by wmr [Reviews - 5]

  • All Ages
  • None
  • Missing, Scene

Author's Notes:
Word Of The Day: ERGO
ergo \UR-go; AIR-\, adverb:
Therefore; consequently.


“So, what should I do ‘bout the Doctor, then, sweetheart?”

Rose looks up from the potato she is peeling. Such a mundane task, the like of which it feels like she hasn’t done for almost a year. Oh, not that she’s never cooked in the TARDIS. Although the TARDIS is pretty efficient when it comes to keeping her occupants nourished, occasionally Rose prefers a meal she’s prepared herself.

“What d’you mean? What about him?”

“Well, I mean this. Dinner!” Her mum looks around at the food in various stages of preparation, the hastily-put-together Christmas dinner they’re getting ready now that it’s all over and the Earth is safe again. “Is he coming?”

She feels the pain like a slam to her gut. “I dunno.”

“Well, didn’t you ask him?”

She shakes her head. An answer springs to her lips - he doesn’t do domestic - but she doesn’t voice it. This is a new Doctor. She doesn’t know what he does. He’s said it himself: he doesn’t know what kind of man he is.

All she knows is that he is the Doctor. She has absolutely no doubt about that now.

The way he handled the Sycorax was absolute proof. Oh, some of his actions were a surprise to her; she couldn’t imagine her Doctor - the previous Doctor; they’re the same man, she reminds herself - getting stuck into a swordfight. But taking complete charge of the situation; telling the Sycorax leader to shut up because he was busy; going and hitting that big red button. All those were the actions of the Doctor she knows. And loves.

But the Doctor she knows wouldn’t have pressed the button first and explained why he knew it would be all right afterwards. He’d have enjoyed showing off his superior knowledge, telling everyone that blood control can’t possibly make everyone jump because it’s just contrary to all the laws of science and human nature, and then he’d have pressed the button. Likewise, he wouldn’t have abandoned his speech about the worth of humanity. For someone who always claimed that humans were stupid apes, he really loves humankind. She’s always known that.

He is the Doctor. A new man, but the same man. And she’s known that ever since, five minutes after his regeneration, he took her hand and reminded her of the first thing he ever said to her.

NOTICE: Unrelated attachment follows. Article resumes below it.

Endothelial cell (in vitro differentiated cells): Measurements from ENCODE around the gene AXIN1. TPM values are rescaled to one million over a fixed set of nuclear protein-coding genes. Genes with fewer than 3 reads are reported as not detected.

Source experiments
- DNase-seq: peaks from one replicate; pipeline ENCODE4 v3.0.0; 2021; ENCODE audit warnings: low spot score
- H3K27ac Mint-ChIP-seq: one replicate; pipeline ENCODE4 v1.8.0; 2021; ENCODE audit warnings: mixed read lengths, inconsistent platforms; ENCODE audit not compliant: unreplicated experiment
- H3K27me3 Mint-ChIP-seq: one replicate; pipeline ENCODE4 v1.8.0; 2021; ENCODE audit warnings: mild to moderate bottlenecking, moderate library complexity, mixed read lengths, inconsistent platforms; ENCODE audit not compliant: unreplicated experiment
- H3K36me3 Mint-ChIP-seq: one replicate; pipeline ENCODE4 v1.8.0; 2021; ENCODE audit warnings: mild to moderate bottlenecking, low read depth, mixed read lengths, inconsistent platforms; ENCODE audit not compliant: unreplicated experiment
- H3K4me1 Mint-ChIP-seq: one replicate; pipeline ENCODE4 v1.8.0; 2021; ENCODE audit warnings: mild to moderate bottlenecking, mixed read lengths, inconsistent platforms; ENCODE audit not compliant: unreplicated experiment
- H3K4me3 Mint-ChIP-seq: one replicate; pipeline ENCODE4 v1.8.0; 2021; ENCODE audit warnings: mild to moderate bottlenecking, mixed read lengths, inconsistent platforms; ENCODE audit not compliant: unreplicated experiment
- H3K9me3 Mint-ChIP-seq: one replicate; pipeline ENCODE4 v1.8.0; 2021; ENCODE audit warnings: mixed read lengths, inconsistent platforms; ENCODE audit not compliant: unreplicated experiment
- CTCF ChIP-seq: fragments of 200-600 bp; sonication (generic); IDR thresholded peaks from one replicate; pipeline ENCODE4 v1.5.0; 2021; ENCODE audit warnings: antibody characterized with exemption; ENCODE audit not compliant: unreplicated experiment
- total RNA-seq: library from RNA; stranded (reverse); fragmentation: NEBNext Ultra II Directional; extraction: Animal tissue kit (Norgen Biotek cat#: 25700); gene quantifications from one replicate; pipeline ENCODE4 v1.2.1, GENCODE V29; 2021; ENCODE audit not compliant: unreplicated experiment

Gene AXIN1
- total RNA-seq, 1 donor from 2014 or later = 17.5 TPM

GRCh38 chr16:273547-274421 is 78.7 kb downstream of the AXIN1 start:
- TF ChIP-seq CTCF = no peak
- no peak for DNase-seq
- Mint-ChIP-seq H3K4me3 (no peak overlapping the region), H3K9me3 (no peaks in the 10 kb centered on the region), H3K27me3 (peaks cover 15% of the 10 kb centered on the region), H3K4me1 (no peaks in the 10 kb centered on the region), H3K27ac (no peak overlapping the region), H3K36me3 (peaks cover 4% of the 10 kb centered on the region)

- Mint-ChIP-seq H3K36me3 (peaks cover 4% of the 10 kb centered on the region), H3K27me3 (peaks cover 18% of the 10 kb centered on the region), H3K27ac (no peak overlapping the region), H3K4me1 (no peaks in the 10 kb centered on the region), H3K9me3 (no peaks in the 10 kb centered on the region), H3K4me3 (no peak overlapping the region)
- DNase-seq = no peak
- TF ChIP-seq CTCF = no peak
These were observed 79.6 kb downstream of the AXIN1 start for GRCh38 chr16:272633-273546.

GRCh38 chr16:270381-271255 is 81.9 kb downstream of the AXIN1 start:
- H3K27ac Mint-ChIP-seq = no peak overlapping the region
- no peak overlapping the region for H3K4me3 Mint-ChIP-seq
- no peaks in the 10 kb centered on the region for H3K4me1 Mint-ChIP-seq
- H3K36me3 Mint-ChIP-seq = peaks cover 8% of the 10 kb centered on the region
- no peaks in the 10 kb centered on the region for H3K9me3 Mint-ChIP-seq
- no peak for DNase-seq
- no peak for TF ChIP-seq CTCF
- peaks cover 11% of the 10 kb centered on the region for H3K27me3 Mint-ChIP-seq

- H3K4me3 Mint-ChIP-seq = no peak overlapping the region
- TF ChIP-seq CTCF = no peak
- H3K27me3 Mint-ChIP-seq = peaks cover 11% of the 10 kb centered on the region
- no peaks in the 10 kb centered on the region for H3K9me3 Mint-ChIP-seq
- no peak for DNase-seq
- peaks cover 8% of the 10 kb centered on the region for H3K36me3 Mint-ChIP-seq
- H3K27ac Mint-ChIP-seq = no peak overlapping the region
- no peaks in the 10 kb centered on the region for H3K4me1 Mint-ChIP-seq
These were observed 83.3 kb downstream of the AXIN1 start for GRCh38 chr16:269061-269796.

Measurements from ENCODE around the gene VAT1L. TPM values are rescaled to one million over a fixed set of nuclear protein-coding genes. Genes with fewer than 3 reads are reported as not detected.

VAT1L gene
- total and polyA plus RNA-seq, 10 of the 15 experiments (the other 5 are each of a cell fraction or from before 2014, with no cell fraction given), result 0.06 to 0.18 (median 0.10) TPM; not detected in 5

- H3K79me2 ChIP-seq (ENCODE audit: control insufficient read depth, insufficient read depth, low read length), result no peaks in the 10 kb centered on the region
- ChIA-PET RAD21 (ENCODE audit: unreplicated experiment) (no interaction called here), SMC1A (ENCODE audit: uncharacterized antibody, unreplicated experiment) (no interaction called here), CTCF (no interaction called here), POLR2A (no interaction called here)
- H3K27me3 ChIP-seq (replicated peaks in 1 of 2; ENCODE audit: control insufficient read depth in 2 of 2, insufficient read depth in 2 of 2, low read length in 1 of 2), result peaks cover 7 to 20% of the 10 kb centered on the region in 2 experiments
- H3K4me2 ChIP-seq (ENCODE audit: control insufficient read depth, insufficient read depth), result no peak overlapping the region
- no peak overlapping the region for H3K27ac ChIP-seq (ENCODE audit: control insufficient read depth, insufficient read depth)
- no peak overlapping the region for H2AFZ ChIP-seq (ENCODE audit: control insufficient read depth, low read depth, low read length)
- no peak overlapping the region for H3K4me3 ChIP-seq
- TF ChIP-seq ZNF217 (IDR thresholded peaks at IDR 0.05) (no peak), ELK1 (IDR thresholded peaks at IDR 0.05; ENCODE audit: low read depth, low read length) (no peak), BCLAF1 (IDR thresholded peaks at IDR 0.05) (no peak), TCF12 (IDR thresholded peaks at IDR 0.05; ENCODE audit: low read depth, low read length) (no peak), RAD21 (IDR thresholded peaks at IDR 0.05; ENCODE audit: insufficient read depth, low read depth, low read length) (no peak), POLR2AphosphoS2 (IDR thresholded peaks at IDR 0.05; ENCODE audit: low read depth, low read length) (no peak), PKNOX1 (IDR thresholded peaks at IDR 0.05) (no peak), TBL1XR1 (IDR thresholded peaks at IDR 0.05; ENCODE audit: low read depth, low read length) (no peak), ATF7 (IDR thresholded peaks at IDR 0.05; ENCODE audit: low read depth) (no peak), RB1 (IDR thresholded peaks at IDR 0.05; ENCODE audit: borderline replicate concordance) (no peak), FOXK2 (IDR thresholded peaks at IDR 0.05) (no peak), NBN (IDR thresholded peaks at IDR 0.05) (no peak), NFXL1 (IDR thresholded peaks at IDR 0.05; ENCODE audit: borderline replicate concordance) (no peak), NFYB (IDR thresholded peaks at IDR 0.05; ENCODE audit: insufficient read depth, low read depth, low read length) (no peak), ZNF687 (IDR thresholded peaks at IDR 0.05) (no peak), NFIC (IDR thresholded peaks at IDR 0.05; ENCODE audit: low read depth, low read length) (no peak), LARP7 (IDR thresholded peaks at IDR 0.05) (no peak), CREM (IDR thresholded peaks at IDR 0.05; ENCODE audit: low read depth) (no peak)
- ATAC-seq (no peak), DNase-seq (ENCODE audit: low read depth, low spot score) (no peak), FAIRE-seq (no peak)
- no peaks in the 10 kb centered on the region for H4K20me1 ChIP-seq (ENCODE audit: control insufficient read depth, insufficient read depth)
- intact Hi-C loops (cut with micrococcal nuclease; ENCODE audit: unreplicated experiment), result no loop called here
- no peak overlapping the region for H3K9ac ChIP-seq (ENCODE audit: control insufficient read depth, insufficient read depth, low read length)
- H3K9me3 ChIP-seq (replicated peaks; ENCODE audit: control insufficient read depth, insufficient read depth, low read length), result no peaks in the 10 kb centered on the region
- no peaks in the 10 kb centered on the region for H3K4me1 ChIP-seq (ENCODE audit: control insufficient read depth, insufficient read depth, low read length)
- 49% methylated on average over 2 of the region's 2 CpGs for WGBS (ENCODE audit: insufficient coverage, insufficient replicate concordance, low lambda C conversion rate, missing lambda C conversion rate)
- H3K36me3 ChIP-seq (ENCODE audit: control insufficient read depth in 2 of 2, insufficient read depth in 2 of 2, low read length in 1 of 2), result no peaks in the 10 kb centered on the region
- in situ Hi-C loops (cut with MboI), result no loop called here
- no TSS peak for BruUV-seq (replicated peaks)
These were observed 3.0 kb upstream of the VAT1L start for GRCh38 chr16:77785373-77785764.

He’s the same man who doesn’t do domestic. Doesn’t do families. Won’t come to dinner.

There’s no point in even asking him. She knows what his answer will be, and of course accompanied by impatient annoyance that she’s even asked him.

“You should ask him,” her mum continues. “I know the last one wouldn’t come. But this one’s different. You saw that. The old Doctor - an’ I’m not saying he was all bad. Like I said, I’ll always be grateful that he sent you home to me - the old Doctor never missed a chance to be rude to me. This one actually hugged me. An’ he thanked me.”

He had. She’d noticed that.

He hadn’t hugged her. She’d noticed that, too.

But then, he is angry with her. She let him down.

“And you, Rose Tyler, fat lot of good you were - you gave up on me.”

He hasn’t really talked to her since saying that. Oh, there was that moment when he’d looked at her and asked her if she thought he was sexy, and he’d actually winked - but for all she knows that was just a stunt to throw the Sycorax leader off-balance. The Doctor she knows is good at that. His first tactic in a sticky situation is always to try to disarm the enemy by doing whatever they least expect, usually coming up with an inane line of conversation which leaves them shaking their heads in disbelief and confusion.

She helped him out during the battle, true, but even that had got her a comment that could be interpreted as sarcastic.

“Oh, so I’m still the Doctor, then?”

She’d deliberately not taken it that way. Tried to show him by her answer that he was just the same as ever to her.

But he’d hugged Mickey and her mum when they’d got back down to Earth. Not her.

And, when they’d made their way back to the Powell Estates, he’d gone straight to the TARDIS. Without a glance at her, without any kind of visual or verbal expectation that she’d come with him.

He’d had to turn to her then, though, because he didn’t have his key with him. A raised eyebrow and a mimed unlocking gesture had told her what he wanted, and she’d thrown him her key. The key he’d given her all those months ago.